Non-Communicable Diseases

Join the 999 challenge: yoga and meditation


Non-Communicable Diseases
According to the World Health Organization, non-communicable diseases (NCDs), also known as chronic illnesses, are rising and account for 74 percent of deaths globally. Over three-quarters of these deaths are in low- and middle-income countries. The most common NCDs are cardiovascular diseases, cancers, chronic respiratory diseases, and diabetes. They are often chronic and are caused by a combination of genetic, behavioral, psychological, and environmental factors, such as an unhealthy diet, lack of physical activity, tobacco and alcohol use, and pollution. Many risk factors contributing to the burden of NCDs are modifiable at the individual and systemic levels and should be considered in guiding policy recommendations and priorities. In addition to national initiatives such as universal health coverage and improved access to healthcare services, priorities should include preventative measures such as patient education and increased screening, and lifestyle changes.

Addiction or substance use disorder is considered a chronic mental illness. Addictive substances such as tobacco, alcohol, and drugs, such as amphetamines, cocaine, and opioids, cause 11.8 million preventable deaths globally each year, either directly from an overdose or indirectly due to increased risk of disease and injury. Besides the illnesses and deaths caused by addiction, consequences include social and economic losses to individuals and society. In 2005, the WHO introduced a policy package called MPOWER that includes effective interventions to monitor tobacco use, protect people against smoke, offer help to quit, warn about the dangers, enforce bans on tobacco advertising, and raise taxes on tobacco. Overall, countries that effectively implemented MPOWER policies reduced tobacco use. These are the kinds of interventions that truly bring about change in society. We aim to identify and streamline practical interventions that can be efficiently implemented on a global scale.

Ways to participate in C20


AYUDH – Global Youth Wing

Vidyamritam – Children scholarships
Technology enhanced Learning: AmritaRITE, OLabs, MedSIM, AyurSIM, AVIEW, VLab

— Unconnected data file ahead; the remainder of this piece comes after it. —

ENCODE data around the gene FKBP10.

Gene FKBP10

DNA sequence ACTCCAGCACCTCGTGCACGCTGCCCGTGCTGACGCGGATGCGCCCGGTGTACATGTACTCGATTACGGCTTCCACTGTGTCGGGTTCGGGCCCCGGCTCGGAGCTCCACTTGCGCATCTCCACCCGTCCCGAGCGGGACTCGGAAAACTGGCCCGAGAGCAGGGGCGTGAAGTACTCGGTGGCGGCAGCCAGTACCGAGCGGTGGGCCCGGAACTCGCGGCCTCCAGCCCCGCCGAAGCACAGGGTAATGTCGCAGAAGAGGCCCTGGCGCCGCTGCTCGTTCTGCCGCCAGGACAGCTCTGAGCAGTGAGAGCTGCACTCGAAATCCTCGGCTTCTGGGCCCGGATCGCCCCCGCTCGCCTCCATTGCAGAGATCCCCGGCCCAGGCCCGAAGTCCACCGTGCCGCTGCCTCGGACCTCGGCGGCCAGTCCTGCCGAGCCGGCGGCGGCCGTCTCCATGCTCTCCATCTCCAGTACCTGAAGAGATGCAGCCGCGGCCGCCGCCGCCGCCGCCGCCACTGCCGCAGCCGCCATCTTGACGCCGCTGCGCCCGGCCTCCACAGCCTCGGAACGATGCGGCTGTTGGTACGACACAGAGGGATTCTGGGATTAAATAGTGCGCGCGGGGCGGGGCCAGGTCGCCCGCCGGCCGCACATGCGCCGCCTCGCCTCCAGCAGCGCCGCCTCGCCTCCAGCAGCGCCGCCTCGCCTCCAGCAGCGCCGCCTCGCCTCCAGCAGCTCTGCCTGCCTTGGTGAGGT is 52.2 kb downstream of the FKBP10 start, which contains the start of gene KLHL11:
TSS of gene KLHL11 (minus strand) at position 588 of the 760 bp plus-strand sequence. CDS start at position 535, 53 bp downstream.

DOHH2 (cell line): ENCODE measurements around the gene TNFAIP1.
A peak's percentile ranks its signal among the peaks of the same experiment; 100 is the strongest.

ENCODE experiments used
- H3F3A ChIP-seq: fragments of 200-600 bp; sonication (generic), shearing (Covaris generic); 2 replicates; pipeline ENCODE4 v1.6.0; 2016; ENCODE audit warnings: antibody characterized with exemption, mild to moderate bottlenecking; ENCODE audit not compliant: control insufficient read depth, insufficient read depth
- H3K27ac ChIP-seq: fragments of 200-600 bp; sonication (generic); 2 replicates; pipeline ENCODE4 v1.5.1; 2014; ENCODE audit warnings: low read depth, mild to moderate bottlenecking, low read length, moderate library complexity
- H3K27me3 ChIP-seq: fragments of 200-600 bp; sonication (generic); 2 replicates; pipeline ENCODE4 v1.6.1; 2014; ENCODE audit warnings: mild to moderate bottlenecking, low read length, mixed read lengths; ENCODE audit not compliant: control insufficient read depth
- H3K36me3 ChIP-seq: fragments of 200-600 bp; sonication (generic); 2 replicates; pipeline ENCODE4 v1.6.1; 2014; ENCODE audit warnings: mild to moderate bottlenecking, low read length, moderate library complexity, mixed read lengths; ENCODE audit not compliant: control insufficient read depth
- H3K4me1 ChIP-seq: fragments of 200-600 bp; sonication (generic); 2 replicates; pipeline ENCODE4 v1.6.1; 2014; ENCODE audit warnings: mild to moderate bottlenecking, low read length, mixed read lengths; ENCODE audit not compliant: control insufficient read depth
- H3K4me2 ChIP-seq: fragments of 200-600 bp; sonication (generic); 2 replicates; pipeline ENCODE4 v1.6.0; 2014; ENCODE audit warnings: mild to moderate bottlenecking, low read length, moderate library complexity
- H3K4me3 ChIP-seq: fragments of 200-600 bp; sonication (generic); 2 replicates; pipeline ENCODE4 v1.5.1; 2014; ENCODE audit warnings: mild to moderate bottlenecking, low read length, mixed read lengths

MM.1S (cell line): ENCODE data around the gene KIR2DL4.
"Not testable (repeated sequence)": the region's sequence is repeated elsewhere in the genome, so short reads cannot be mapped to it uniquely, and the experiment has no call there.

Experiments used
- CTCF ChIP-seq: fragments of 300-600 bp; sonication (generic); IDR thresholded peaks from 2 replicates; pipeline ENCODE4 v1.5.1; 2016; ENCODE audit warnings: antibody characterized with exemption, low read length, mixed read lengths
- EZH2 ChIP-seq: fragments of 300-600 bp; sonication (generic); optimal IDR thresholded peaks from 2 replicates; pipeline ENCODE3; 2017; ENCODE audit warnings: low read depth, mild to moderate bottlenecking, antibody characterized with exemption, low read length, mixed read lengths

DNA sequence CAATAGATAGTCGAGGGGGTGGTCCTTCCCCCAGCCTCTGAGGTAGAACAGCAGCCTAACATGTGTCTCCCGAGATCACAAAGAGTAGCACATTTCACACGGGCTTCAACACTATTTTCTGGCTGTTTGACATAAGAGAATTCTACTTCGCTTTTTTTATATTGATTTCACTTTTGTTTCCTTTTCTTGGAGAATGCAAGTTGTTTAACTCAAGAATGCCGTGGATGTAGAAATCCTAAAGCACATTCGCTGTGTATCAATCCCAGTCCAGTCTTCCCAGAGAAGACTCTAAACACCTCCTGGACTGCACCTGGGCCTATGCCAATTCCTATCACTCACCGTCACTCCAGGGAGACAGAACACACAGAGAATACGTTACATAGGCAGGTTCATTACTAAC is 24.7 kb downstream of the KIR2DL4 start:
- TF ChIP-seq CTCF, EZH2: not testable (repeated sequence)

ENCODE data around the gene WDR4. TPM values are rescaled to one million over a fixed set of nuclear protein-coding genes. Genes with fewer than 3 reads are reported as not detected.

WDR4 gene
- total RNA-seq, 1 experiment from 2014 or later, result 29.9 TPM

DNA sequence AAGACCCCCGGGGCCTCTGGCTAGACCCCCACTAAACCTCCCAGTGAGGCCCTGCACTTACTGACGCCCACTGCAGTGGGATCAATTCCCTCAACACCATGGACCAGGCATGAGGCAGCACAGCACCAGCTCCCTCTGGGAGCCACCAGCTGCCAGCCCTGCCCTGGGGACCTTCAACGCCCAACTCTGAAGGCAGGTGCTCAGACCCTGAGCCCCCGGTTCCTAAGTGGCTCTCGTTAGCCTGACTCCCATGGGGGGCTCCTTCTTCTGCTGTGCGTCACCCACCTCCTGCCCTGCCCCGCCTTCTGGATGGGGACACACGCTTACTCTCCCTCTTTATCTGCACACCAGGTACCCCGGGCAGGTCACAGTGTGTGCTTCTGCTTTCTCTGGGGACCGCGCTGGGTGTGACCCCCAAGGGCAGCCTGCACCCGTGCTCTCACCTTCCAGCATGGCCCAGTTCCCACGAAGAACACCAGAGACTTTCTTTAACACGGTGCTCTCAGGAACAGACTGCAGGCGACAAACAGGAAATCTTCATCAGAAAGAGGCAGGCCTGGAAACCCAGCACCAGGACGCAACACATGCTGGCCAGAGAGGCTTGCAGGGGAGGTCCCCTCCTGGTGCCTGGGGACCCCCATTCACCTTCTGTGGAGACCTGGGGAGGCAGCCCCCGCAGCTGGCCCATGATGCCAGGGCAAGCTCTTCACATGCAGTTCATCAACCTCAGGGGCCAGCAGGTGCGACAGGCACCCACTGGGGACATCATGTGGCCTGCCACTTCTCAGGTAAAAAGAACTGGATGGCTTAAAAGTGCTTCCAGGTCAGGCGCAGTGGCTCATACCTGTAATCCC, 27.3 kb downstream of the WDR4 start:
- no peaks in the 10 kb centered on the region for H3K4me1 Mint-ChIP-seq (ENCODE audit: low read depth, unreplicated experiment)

Online Education – African batch of fully funded students in Amrita’s BCA degree
AmritaJSS – Skill Development and Adult Literacy
AmritaServe – Education, Skill Development, Learning Technologies
Inclusive Education: Amrita Orphanage, Amrita Institute for Differently Abled, Amrita Speech and Hearing Improvement School (ASHIS), Village Education Centers

Join the 999 challenge

The challenge is to practice 9 rounds of Surya Namaskar and 9 minutes of Meditation for World Peace daily for 9 days and then reflect on the impact it had on your life. The challenge highlights how yoga and meditation can have a major impact on mental health and physical well-being. Participants of the challenge have reported experiencing positive changes in their life outlooks, energy levels and overall sense of well-being. This, in turn, contributed to an atmosphere of peace within their schools and families. The goal is to reach 1 million people around the world by international yoga day, June 21st.

Share your experiences with 999

Now that you have completed your 9 days of Surya Namaskaram and prayers for world peace, we want to know about your experience! Please share your experience with the 999 challenge, let us know how it has impacted you mentally, emotionally, and physically. Your response can be written, or a video.

Chaupal C20

Each one of us influences the health of our society. The #YouAreTheLight campaign is a platform for all to share their experiences of health problems in society and suggest solutions to be included in our policy pact for the G20.


We aim to widen the discussions on different facets of sustainable development goal 3: Good Health and Well-Being with policy building meetings and a series of public webinars and awareness campaigns that will take place throughout 2023. Join us for one of our upcoming events.

Sub-Working Group Coordinators

Dr. K. R. Thankappan

Amrita Hospital, Kochi

Dr. Chandrasekhar Janakiram

Amrita School of Dentistry

Dr. S. Aswathy

Amrita Hospital, Kochi


Core Committee Members

Prof. K. Srinath Reddy

Public Health Foundation of India

Vilma Irazola

Institute for Clinical Effectiveness and Health Policy (IECS)

Shriram Nallamshetty

VA Palo Alto and Stanford Medicine

A. G. Unnikrishnan

Chellaram Diabetes Institute

Dr. V. Mohan

Dr. Mohan’s Diabetes Specialities Centre & Madras Diabetes Research Foundation

Rajeev Gupta

Eternal Heart Care Centre & Research Institute, Jaipur, India

Adolfo L. Rubinstein

Center for Implementation and Innovations in Health Policy (CIIPS). Institute for Clinical Effectiveness and Health Policy (IECS)

Dorairaj Prabhakar

Centre for Chronic Disease Control

Upcoming Events

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Message from the Chair, C20 India 2023

Our Inspiration

Amma sees the whole world as a flower. Each petal represents a nation. If one petal is infested with pests, it will affect the other petals as well. The beauty of the whole flower suffers. It is the responsibility of each and every one of us to protect and nurture this flower. All living beings in creation are interdependent. The rhythm of Nature depends upon humanity. It’s necessary to maintain the rhythm of the mind and body for the sake of our health and lifespan, for the sake of humankind and Nature.
Sri Mata Amritanandamayi Devi ❤️

Our Partners & Advisory Members

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If You Have Questions About An Upcoming Event, Need More Information About C20, The Health Working Group, Or Anything Else, We'd Love To Hear From You.

Make your voice heard. Participate in our policy-building events with other health-focused CSOs.